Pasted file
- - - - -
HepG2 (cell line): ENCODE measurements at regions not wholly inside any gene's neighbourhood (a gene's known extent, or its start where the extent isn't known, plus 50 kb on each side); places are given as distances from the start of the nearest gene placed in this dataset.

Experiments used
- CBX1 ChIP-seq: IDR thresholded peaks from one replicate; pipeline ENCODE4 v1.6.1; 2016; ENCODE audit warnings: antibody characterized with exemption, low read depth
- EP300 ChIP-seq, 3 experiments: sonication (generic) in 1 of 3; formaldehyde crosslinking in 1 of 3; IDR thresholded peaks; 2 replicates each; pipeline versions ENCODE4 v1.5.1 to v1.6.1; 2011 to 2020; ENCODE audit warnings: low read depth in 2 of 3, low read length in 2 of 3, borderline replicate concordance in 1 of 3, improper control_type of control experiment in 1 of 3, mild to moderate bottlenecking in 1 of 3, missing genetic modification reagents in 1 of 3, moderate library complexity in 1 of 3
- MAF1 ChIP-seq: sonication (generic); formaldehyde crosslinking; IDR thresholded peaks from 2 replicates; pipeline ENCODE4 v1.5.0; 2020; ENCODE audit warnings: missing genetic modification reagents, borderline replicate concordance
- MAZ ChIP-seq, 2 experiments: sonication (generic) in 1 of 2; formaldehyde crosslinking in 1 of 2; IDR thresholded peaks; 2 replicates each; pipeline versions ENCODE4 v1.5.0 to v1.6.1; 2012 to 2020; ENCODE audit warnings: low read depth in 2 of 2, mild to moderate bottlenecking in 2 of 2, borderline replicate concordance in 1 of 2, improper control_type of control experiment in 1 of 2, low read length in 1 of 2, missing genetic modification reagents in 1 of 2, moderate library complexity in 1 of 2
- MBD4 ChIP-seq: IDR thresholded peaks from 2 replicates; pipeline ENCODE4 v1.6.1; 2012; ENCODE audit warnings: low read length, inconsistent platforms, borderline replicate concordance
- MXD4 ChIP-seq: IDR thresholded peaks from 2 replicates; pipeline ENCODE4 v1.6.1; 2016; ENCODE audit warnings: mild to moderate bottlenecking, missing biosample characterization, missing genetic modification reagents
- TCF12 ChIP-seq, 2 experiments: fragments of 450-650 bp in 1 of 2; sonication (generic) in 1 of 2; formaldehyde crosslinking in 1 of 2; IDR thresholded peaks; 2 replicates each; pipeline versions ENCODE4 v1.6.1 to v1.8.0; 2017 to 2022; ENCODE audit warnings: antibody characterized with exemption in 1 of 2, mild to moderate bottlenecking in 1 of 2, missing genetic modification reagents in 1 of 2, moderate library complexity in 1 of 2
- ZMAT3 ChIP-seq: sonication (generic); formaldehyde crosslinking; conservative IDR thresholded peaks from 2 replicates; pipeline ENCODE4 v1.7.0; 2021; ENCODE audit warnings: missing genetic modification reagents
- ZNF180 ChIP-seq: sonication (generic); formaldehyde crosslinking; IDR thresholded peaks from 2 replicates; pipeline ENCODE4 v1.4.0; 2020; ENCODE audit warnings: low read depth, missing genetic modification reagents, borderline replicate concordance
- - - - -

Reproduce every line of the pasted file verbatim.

HepG2 (cell line): ENCODE measurements at regions not wholly inside any gene's neighbourhood (a gene's known extent, or its start where the extent isn't known, plus 50 kb on each side); places are given as distances from the start of the nearest gene placed in this dataset.

Experiments used
- CBX1 ChIP-seq: IDR thresholded peaks from one replicate; pipeline ENCODE4 v1.6.1; 2016; ENCODE audit warnings: antibody characterized with exemption, low read depth
- EP300 ChIP-seq, 3 experiments: sonication (generic) in 1 of 3; formaldehyde crosslinking in 1 of 3; IDR thresholded peaks; 2 replicates each; pipeline versions ENCODE4 v1.5.1 to v1.6.1; 2011 to 2020; ENCODE audit warnings: low read depth in 2 of 3, low read length in 2 of 3, borderline replicate concordance in 1 of 3, improper control_type of control experiment in 1 of 3, mild to moderate bottlenecking in 1 of 3, missing genetic modification reagents in 1 of 3, moderate library complexity in 1 of 3
- MAF1 ChIP-seq: sonication (generic); formaldehyde crosslinking; IDR thresholded peaks from 2 replicates; pipeline ENCODE4 v1.5.0; 2020; ENCODE audit warnings: missing genetic modification reagents, borderline replicate concordance
- MAZ ChIP-seq, 2 experiments: sonication (generic) in 1 of 2; formaldehyde crosslinking in 1 of 2; IDR thresholded peaks; 2 replicates each; pipeline versions ENCODE4 v1.5.0 to v1.6.1; 2012 to 2020; ENCODE audit warnings: low read depth in 2 of 2, mild to moderate bottlenecking in 2 of 2, borderline replicate concordance in 1 of 2, improper control_type of control experiment in 1 of 2, low read length in 1 of 2, missing genetic modification reagents in 1 of 2, moderate library complexity in 1 of 2
- MBD4 ChIP-seq: IDR thresholded peaks from 2 replicates; pipeline ENCODE4 v1.6.1; 2012; ENCODE audit warnings: low read length, inconsistent platforms, borderline replicate concordance
- MXD4 ChIP-seq: IDR thresholded peaks from 2 replicates; pipeline ENCODE4 v1.6.1; 2016; ENCODE audit warnings: mild to moderate bottlenecking, missing biosample characterization, missing genetic modification reagents
- TCF12 ChIP-seq, 2 experiments: fragments of 450-650 bp in 1 of 2; sonication (generic) in 1 of 2; formaldehyde crosslinking in 1 of 2; IDR thresholded peaks; 2 replicates each; pipeline versions ENCODE4 v1.6.1 to v1.8.0; 2017 to 2022; ENCODE audit warnings: antibody characterized with exemption in 1 of 2, mild to moderate bottlenecking in 1 of 2, missing genetic modification reagents in 1 of 2, moderate library complexity in 1 of 2
- ZMAT3 ChIP-seq: sonication (generic); formaldehyde crosslinking; conservative IDR thresholded peaks from 2 replicates; pipeline ENCODE4 v1.7.0; 2021; ENCODE audit warnings: missing genetic modification reagents
- ZNF180 ChIP-seq: sonication (generic); formaldehyde crosslinking; IDR thresholded peaks from 2 replicates; pipeline ENCODE4 v1.4.0; 2020; ENCODE audit warnings: low read depth, missing genetic modification reagents, borderline replicate concordance